If you ask NHS clinicians and managers about the finance role in innovation I guess the response might not be overwhelmingly positive. Our National Inquiry into the Finance Leader’s role in Innovation uncovered some surprises.
Historically we will have experienced finance leaders providing investments for innovation, saying yes or no to new developments. In the literature finance innovations are primarily associated with the release of resources rather than in the sphere of social value. But that’s not what is going on now.
In our Inquiry witnesses gave us examples that illustrated that finance leaders were identifying with a leadership role in social innovation (creative ways of working and communicating, cooperating and collaborating to generate social value Jiang and Thagard, 2013) [i] by being enablers and facilitators, rather than custodians and guardians. This shift into balancing assurance with change is significant.
We found examples where finance leaders were developing a new set of relationships within and across functions:
- Working alongside and in support of clinical decision-making as a real partnership. The focus here is finance that enables great clinical care, by facilitating change rather than being authoritative managers.
- Bringing their understanding of the whole of the organisation to bear on team or organisational challenges. Because of finance leaders in depth knowledge of all the parts, they have insights into issues that are causing problems or are stuck, and they can put this into use: “Finance, in a professional sense, we touch everything and, therefore, the network we’ve got under people, literally, if you combined it, we know everything.”
- Creating innovation readiness by providing close to real-time data. Showing a real understanding of what it takes for teams and systems to adapt i.e. feedback in real time (not 2 months after the event). We saw fantastic work to ensure reporting on activity and cost on the same day (Working Day One) from Bolton NHS Trust.
- Aware of and making efforts to ensure that there was a focus on data for innovation as well as data for performance.
- Focusing on value and balancing assurance and innovation – not letting assurance stifle ideas; teaching managers to understand risk in a mature way; securing common goals to enable risk-sharing; not letting assurance stifle innovation and at the same time ensuring innovation delivers value.
- Securing structural innovation in funding and payment mechanisms.
- Creating a focus on the long terms as well as the short term to ensure organisational adaptation (Ambidexterity – Raisch and Birkinshaw’s (2008)
However ‘innovation’ is not in the day to day language of finance leaders, they tend to talk about creating value, which could be mistaken by colleagues to have other meanings and intentions than generating innovation. Finance leaders need to adopt the language of innovation that enables them to take up the new roles we heard about in the Inquiry:
- Resourcing headspace (providing time, processes, people, funding), and testing ideas in action.
- Providing data and intelligence to teams to disrupt the status quo and generate ambition for a better future, supporting development and innovation for new ways of working, to create social value.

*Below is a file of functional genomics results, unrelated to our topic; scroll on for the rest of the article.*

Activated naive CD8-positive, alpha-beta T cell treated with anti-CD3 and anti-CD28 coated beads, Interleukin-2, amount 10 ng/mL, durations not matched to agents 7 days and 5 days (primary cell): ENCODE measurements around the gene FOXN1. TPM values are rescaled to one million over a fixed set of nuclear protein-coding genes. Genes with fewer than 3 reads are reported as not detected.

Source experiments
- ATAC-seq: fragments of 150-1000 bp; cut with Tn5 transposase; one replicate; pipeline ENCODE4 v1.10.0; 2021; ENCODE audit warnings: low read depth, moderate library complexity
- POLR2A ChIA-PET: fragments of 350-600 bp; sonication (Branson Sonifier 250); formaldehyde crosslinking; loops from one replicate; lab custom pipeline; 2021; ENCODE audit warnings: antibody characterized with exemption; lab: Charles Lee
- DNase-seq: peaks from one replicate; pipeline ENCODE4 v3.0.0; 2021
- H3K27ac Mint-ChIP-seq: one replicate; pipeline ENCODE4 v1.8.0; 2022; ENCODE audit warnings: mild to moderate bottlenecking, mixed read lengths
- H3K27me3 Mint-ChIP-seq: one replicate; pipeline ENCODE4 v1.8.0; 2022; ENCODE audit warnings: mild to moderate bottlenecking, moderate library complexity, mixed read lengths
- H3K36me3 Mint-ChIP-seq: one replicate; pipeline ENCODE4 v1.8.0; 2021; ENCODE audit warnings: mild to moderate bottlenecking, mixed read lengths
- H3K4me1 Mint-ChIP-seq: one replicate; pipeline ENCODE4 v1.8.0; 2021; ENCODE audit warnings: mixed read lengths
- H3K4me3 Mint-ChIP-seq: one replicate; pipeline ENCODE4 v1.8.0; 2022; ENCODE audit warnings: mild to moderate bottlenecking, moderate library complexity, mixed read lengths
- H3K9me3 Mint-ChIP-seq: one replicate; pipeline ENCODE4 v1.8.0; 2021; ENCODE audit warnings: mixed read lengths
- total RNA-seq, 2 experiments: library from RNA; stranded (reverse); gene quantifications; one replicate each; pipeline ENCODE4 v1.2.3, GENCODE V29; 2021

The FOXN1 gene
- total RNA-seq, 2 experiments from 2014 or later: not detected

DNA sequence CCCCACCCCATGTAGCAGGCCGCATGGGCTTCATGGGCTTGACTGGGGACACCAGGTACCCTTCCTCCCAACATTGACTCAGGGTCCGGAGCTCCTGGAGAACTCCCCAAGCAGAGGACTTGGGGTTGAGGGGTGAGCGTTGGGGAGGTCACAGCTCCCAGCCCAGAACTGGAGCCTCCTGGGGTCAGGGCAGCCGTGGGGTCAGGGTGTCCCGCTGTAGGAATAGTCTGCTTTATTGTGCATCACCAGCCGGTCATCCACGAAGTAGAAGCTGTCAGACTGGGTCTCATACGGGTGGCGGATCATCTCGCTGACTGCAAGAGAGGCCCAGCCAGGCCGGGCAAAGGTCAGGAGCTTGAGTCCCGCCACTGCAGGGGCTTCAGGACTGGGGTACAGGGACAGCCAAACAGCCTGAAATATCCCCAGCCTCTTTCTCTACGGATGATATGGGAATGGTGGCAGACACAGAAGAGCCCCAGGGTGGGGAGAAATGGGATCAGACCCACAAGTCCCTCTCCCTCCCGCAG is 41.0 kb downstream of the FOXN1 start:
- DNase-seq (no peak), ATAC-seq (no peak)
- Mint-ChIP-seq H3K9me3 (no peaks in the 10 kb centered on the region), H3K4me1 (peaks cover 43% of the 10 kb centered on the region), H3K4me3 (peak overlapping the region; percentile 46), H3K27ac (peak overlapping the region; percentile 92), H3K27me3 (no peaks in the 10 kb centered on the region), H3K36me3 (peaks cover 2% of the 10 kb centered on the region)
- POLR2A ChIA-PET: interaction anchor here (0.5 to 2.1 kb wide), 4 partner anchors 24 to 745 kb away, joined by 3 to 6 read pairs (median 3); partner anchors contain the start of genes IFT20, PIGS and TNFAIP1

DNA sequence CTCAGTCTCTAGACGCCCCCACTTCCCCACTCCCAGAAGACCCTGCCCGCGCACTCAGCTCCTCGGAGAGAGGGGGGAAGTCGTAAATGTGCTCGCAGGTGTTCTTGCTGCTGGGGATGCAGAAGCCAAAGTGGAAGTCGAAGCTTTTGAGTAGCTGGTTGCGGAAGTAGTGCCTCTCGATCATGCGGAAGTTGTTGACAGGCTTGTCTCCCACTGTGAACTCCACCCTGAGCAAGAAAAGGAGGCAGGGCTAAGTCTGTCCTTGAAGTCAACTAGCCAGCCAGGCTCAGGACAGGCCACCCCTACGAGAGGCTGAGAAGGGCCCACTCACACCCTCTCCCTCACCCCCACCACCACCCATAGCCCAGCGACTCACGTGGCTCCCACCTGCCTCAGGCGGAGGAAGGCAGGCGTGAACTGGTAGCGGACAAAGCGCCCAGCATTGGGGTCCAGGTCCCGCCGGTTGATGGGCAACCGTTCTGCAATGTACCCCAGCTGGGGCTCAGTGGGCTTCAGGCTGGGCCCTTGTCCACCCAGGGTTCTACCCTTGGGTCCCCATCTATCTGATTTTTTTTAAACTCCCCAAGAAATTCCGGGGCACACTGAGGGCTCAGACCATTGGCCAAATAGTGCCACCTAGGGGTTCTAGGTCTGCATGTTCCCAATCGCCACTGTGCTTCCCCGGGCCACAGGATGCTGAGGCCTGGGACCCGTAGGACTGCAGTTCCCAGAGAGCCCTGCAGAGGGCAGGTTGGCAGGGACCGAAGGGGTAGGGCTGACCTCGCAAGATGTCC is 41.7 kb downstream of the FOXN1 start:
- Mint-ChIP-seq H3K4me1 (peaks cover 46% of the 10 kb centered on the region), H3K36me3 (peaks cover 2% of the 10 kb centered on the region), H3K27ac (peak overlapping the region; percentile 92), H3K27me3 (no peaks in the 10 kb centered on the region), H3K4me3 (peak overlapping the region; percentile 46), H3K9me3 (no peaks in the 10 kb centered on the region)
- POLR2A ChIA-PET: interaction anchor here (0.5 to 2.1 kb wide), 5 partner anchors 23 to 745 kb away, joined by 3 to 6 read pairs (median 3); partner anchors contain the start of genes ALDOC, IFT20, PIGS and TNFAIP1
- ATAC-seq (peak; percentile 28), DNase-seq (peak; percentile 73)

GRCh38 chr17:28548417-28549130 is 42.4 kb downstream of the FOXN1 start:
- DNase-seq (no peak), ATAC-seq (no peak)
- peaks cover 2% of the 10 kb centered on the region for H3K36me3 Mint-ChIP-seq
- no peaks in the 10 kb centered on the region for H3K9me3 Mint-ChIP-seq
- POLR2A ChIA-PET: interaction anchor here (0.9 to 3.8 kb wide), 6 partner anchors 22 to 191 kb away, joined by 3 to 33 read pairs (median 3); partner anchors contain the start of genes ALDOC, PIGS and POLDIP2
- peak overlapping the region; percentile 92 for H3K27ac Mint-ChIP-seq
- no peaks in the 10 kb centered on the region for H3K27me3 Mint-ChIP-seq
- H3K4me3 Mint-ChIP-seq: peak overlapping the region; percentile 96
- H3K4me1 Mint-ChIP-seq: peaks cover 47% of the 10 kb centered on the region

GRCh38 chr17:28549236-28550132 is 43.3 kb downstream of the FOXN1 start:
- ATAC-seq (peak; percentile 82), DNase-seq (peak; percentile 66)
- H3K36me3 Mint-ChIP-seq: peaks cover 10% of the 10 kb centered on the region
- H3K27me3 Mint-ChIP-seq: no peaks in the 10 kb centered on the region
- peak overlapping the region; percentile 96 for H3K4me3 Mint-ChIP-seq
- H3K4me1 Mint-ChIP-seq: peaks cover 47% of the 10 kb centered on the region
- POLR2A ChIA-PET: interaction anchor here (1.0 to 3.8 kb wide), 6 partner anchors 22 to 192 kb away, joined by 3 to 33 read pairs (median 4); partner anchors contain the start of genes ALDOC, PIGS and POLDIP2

One of the key structural enablers would be to bring the business intelligence/ data/ IT functions and combine this with the finance function as a service.
What seemed to get in the way of finance leaders taking a role in innovation is of course the flip side of the above list, but also:
- The politicised nature of the NHS generating a culture of risk aversion not necessarily held within the finance function.
- The tension between national fire-fighting and creating local headroom for change
Finance leaders where positive about the move towards collaboration in the NHS, where ideas can spread between organisational partners.
Overall there is of course the wider context for innovation in the NHS, and the conditions for innovation are no different in the finance function. These are:
- Innovation as the day job.
- Outward looking, open to learning from others and to share learning.
- Clarity of purpose and ambition, and not being distracted away from this – particularly at the top of the organisation/ system.
- Diversifying views – bringing in a wider set of views into any problem/issue.
- Openness and transparency between partners (in clinical teams, between directorates, between organisations, between the centre and the field).
- Fail in order to learn.
- Demonstrating impact and value.
- Focus on the longer term as well as the short term.
Finally a theme throughout the cases we explored was ‘pace’ – getting behind the pace of change needed by bringing intelligence into decision-making quickly and enabling rapid testing of ideas into action with appraisal of relative value.
If we can harness the focus, pace and data intelligence in the finance function with its knowledge about the whole of the organisation, alongside clinicians commitment to professional review and making the best decisions with citizens we have a powerful partnership for innovation.
With thanks to co-author of the report Tessa Crilly
[i] Jiang, M. and Thagard, P. (2014) “Creative Cognition in Social Innovation”, Creativity Research Journal. vol. 26, no. 4, pp.375-388.
 Raisch, S., Birkinshaw, J., Probst, G. & Tushman, M.L. (2009). Organizational ambidexterity: balancing exploitation and exploration for sustained performance. Organization Science, Vol 20, no 4, pp 685-695.